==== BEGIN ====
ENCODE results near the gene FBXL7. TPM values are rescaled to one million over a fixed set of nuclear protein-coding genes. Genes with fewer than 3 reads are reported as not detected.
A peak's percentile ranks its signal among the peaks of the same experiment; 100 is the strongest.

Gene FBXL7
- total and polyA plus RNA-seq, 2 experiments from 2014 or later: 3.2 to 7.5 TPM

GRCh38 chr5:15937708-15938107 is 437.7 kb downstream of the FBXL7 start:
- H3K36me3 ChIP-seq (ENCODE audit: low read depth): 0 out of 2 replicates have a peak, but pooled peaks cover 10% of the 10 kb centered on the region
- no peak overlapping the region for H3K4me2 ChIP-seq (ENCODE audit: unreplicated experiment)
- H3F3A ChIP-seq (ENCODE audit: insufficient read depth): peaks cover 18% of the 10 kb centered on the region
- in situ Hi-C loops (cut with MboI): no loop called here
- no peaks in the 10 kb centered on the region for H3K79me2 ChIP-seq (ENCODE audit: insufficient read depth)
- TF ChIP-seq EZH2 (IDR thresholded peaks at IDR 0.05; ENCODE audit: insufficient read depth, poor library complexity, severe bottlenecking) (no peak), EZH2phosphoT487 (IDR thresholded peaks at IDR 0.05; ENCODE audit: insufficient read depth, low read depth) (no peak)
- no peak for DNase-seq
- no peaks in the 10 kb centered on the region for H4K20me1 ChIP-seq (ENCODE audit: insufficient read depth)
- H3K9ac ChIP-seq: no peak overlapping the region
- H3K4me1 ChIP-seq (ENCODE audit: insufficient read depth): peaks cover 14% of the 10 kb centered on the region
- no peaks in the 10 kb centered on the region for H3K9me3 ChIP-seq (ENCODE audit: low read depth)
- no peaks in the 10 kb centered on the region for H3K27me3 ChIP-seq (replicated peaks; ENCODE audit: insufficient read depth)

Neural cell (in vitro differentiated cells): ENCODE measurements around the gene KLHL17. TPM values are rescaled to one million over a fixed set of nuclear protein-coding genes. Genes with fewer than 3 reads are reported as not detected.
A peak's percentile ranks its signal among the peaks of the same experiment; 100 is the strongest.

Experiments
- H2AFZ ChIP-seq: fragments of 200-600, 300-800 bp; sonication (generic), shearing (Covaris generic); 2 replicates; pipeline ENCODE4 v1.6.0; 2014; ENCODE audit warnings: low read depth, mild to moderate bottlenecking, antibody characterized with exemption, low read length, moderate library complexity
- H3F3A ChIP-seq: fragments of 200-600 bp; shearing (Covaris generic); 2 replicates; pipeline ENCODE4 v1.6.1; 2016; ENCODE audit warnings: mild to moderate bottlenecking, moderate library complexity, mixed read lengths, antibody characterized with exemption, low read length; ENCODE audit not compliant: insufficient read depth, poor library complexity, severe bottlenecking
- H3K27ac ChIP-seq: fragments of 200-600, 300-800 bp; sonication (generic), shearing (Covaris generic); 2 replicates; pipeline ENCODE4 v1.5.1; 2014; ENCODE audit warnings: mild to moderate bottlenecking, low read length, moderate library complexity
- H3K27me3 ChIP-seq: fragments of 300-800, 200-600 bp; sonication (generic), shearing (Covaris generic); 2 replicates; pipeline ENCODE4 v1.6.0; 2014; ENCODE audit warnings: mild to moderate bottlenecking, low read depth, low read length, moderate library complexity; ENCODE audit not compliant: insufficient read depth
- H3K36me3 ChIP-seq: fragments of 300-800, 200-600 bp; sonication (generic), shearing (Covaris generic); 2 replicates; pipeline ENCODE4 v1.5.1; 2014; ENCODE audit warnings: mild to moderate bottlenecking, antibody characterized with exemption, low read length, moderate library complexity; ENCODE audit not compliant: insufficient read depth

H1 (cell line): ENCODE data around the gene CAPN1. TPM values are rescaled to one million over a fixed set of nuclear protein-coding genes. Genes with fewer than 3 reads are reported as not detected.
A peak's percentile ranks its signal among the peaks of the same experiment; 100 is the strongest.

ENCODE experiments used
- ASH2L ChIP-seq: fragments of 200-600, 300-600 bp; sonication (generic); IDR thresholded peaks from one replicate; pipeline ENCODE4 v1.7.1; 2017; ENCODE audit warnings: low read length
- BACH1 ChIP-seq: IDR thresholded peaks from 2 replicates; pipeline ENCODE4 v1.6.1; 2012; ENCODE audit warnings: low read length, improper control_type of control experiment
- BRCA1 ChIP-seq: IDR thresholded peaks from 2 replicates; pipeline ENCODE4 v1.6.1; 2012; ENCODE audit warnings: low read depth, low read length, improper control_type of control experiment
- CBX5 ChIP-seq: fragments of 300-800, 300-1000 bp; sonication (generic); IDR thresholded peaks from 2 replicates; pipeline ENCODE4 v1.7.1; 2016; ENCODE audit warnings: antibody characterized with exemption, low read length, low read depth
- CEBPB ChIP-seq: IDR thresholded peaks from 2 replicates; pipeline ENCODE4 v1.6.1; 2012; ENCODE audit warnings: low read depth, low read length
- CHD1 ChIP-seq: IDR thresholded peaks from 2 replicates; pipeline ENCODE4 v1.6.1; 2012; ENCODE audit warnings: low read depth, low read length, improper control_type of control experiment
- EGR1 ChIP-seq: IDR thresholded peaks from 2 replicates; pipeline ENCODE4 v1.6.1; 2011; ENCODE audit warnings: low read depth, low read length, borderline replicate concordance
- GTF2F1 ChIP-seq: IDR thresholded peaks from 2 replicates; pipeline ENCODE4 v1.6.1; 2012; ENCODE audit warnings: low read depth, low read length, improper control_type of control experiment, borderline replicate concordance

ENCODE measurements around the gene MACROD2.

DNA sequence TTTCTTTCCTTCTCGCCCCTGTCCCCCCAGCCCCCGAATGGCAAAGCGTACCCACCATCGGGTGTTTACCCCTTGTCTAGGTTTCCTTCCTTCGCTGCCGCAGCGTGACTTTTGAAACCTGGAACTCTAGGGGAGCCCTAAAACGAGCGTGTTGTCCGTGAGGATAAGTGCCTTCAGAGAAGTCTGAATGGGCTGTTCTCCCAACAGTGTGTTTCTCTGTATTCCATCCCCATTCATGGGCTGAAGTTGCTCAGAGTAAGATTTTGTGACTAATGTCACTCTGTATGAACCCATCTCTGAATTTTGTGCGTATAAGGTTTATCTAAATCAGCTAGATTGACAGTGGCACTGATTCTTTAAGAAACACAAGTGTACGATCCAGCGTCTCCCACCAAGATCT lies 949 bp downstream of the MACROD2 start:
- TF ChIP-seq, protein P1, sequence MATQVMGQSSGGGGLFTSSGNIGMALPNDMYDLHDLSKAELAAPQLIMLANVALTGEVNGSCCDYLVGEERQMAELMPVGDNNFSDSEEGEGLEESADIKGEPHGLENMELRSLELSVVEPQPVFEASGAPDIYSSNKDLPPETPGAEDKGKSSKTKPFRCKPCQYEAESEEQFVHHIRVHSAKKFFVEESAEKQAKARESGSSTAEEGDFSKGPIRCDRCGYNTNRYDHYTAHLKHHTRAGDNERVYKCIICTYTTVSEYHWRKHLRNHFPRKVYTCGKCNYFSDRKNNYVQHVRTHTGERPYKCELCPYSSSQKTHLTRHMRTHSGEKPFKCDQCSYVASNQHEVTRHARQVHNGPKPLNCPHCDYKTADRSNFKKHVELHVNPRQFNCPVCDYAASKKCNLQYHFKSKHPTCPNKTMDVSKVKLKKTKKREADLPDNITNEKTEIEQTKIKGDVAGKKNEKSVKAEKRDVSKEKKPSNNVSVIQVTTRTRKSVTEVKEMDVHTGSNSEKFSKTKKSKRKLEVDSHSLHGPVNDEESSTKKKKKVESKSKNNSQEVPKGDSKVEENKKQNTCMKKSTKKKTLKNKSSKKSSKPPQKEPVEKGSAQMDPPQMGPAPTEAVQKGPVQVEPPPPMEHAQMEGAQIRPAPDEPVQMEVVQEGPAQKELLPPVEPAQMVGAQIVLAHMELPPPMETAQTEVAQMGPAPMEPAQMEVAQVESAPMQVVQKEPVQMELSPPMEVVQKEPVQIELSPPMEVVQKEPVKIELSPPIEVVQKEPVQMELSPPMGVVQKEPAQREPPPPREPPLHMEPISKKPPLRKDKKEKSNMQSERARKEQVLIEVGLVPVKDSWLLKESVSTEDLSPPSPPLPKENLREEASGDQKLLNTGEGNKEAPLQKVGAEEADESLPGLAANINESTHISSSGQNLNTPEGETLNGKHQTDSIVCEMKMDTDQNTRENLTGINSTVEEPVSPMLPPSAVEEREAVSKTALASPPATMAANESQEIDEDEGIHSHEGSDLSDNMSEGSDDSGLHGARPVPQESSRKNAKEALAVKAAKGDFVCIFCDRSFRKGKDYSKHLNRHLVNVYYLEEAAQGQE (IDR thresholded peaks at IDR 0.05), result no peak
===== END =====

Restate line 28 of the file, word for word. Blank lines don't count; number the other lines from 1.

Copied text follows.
ENCODE experiments used